“My father grew up in the Philippines, so he knew beforehand the conditions there. The love he has for his country and his desire to better a child’s life in the Philippines was why he felt so strongly about adopting,” Mercado said. “My parents were like, ‘Hey, we probably should adopt over there because they need some help.’”
While adopting internationally can help children living in poor conditions find the support and resources they need, Sterchi said it can benefit the families as well, by giving them a child to love and take care of.
“You have the opportunity to give love to a child and connect with a child’s life because sometimes you are not able to become parents,” Sterchi said. “It’s not always necessarily wanting to save a child that is the main focus of some couples, but the desire to become parents is satisfied when adopting internationally or locally.”
According to Mercado, adopting her brother from the Philippines has inspired her family to apply the Filipino culture in their everyday lives. The Mercado family has incorporated many Filipino traditions such as having a full Filipino breakfast on Christmas morning in order to help make her brother’s transition from the Philippines to the United States easier.
“You get to see this whole other culture when raising a child from a different country develop in your own home,” Mercado said. “It’s amazing to feel a part of someone else’s lifestyle and see how different a typical American lifestyle is compared to someone who lived in whole different country.”
Unlike the Mercado family, Quigley said his sister’s culture has not directly impacted his family’s life; however, he said adopting his sister from the DRC has sparked his interest in learning about the different countries and cultures that make up today’s world.
“Me specifically, I didn’t know much about the Congo. At that time, I didn’t even realize that other countries were not as developed as the (United States) was, so Metta inspired me to research more about it,” Quigley said. “It’s crazy to learn about third-world countries and the stuff that happens over there. Honestly, if Metta was not a part of our life, I wouldn’t have given much thought to other developing countries.”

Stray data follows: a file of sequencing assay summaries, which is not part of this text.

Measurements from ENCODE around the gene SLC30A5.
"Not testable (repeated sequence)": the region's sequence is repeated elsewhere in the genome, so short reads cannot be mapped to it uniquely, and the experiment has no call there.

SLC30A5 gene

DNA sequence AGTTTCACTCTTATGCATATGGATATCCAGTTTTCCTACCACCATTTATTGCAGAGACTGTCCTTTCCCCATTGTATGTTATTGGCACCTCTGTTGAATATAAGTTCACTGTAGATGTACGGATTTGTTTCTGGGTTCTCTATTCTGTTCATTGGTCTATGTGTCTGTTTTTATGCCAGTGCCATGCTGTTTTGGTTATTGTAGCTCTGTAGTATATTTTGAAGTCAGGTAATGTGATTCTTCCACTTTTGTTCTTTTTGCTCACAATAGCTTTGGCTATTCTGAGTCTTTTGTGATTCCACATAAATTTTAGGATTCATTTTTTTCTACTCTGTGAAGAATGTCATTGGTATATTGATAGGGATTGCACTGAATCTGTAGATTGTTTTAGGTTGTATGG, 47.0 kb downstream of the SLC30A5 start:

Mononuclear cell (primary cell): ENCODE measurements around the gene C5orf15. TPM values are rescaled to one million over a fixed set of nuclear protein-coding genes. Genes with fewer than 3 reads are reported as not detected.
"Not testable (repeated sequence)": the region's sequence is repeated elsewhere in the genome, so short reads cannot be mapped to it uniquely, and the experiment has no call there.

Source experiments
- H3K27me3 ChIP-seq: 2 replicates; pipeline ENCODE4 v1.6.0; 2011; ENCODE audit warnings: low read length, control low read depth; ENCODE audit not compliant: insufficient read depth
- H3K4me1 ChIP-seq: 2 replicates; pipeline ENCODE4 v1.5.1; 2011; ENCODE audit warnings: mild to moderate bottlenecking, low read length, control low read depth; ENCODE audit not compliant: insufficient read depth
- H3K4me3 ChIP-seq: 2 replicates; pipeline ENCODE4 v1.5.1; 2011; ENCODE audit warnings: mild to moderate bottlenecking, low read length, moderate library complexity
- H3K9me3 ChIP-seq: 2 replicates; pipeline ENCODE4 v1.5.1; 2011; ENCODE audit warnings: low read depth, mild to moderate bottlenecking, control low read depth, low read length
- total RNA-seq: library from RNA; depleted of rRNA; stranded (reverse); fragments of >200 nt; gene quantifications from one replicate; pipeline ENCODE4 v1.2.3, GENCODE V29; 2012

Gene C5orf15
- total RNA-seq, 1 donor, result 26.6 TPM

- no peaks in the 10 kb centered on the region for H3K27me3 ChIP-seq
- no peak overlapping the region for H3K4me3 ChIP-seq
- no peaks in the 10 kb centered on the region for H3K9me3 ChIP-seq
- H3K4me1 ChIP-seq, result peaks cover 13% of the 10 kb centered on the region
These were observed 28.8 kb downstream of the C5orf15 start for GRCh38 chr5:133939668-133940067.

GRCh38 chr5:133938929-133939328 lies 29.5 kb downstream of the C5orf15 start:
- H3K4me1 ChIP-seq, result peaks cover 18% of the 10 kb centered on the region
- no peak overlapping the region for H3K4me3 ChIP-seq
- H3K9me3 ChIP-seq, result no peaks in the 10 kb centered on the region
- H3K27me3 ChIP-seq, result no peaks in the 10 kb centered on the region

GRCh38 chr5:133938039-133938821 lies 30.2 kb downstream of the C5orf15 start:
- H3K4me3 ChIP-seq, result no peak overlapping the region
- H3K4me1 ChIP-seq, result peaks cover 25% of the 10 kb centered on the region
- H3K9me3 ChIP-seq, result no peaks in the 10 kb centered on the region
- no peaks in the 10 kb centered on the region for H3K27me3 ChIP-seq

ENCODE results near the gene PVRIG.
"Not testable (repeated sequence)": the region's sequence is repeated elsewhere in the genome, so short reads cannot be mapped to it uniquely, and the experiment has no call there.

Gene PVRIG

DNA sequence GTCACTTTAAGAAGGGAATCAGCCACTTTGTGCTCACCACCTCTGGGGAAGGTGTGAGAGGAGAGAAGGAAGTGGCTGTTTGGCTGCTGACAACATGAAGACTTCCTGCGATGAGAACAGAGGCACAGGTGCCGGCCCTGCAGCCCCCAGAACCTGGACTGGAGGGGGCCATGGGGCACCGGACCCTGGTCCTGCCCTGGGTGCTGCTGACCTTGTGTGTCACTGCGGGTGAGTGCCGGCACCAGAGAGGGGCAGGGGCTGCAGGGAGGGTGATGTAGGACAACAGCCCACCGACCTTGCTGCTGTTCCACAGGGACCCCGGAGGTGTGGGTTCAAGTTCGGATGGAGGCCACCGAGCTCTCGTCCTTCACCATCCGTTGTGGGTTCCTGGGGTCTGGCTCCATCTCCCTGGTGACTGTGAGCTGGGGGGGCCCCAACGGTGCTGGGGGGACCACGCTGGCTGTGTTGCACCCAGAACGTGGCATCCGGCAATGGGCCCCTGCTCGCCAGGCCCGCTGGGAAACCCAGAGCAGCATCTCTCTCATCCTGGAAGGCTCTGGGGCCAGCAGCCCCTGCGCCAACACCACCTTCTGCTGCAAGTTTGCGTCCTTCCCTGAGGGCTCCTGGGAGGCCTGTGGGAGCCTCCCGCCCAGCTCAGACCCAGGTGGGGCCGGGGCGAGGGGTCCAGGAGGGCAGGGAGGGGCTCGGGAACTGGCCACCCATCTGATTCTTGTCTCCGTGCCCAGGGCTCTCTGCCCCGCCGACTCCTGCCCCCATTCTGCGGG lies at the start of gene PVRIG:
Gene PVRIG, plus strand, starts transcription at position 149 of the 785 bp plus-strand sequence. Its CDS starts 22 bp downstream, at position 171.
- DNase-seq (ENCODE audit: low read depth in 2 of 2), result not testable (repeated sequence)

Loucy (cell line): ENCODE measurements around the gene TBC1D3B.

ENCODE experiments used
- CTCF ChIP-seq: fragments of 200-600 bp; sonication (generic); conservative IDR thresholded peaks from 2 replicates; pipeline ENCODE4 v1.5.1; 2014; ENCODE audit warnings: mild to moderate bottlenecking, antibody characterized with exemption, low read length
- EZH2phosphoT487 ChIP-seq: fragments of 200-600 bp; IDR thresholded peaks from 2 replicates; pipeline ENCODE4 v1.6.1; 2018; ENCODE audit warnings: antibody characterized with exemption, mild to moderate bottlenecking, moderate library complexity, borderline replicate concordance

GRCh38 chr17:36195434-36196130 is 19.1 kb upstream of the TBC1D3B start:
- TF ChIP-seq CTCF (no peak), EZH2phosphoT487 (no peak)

Although their respective siblings were raised in different environments, Quigley said his sister’s background has never impacted how he has treated or viewed his adoptive sibling.
“Metta is very loud, and she’s always giving people a mouthful of what she thinks and acts like any other of my biological siblings,” Quigley said. “We have always treated her like a biological sibling because she is one of our own. Her coming from another country does not change this fact.”
Agreeing with Quigley, Mercado said, “James is my younger brother, no doubt about it. There are some times I forget that James is adopted because I’ve grown up with him for so many years now, and he acts like a typical little brother.”
Whether it is through adoption or by other means, Quigley said he believes finding ways to positively change another child’s life is important. Living in an affluent community, Quigley said others often overlook the fact that children in other regions of the world are struggling to find the resources they need to survive. Through adoption, Quigley’s family has been able to support Metta in ways that others in the DRC were not able to.
“Adopting gives kids a renewed chance at a better life. A huge plus is that you can give kids without families the love that they are lacking at the moment,” Quigley said. “It’s a beautiful thing when you’re changing (a child’s) life drastically by giving them a second chance at the life they deserve.”5